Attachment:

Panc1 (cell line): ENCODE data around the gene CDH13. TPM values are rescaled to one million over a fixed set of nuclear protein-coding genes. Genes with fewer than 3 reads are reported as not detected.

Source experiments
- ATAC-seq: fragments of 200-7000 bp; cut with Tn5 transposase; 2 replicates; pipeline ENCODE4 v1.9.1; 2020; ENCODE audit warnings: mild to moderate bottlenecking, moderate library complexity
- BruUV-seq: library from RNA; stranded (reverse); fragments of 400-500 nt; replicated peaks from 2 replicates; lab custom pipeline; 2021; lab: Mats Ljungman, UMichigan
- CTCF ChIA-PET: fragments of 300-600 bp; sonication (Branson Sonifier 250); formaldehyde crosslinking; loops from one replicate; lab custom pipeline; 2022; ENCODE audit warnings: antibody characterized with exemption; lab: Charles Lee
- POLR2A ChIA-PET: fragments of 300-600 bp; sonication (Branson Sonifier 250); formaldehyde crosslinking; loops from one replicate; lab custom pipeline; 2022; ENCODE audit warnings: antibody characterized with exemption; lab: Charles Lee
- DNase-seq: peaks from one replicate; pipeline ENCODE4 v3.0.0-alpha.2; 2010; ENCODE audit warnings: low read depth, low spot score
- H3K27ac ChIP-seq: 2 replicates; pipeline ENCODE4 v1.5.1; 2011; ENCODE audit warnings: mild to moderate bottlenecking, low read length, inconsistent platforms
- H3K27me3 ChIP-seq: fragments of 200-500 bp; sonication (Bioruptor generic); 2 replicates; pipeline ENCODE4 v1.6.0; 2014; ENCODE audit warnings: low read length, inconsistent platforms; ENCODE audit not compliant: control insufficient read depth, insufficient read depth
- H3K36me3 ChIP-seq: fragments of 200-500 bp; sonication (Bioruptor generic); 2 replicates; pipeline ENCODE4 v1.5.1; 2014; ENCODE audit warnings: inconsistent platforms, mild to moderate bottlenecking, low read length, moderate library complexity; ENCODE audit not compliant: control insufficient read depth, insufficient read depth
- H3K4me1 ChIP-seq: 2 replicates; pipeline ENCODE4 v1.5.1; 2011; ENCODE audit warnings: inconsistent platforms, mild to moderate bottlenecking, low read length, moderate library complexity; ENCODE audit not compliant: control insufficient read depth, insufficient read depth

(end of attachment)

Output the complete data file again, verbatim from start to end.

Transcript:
Panc1 (cell line): ENCODE data around the gene CDH13. TPM values are rescaled to one million over a fixed set of nuclear protein-coding genes. Genes with fewer than 3 reads are reported as not detected.

Source experiments
- ATAC-seq: fragments of 200-7000 bp; cut with Tn5 transposase; 2 replicates; pipeline ENCODE4 v1.9.1; 2020; ENCODE audit warnings: mild to moderate bottlenecking, moderate library complexity
- BruUV-seq: library from RNA; stranded (reverse); fragments of 400-500 nt; replicated peaks from 2 replicates; lab custom pipeline; 2021; lab: Mats Ljungman, UMichigan
- CTCF ChIA-PET: fragments of 300-600 bp; sonication (Branson Sonifier 250); formaldehyde crosslinking; loops from one replicate; lab custom pipeline; 2022; ENCODE audit warnings: antibody characterized with exemption; lab: Charles Lee
- POLR2A ChIA-PET: fragments of 300-600 bp; sonication (Branson Sonifier 250); formaldehyde crosslinking; loops from one replicate; lab custom pipeline; 2022; ENCODE audit warnings: antibody characterized with exemption; lab: Charles Lee
- DNase-seq: peaks from one replicate; pipeline ENCODE4 v3.0.0-alpha.2; 2010; ENCODE audit warnings: low read depth, low spot score
- H3K27ac ChIP-seq: 2 replicates; pipeline ENCODE4 v1.5.1; 2011; ENCODE audit warnings: mild to moderate bottlenecking, low read length, inconsistent platforms
- H3K27me3 ChIP-seq: fragments of 200-500 bp; sonication (Bioruptor generic); 2 replicates; pipeline ENCODE4 v1.6.0; 2014; ENCODE audit warnings: low read length, inconsistent platforms; ENCODE audit not compliant: control insufficient read depth, insufficient read depth
- H3K36me3 ChIP-seq: fragments of 200-500 bp; sonication (Bioruptor generic); 2 replicates; pipeline ENCODE4 v1.5.1; 2014; ENCODE audit warnings: inconsistent platforms, mild to moderate bottlenecking, low read length, moderate library complexity; ENCODE audit not compliant: control insufficient read depth, insufficient read depth
- H3K4me1 ChIP-seq: 2 replicates; pipeline ENCODE4 v1.5.1; 2011; ENCODE audit warnings: inconsistent platforms, mild to moderate bottlenecking, low read length, moderate library complexity; ENCODE audit not compliant: control insufficient read depth, insufficient read depth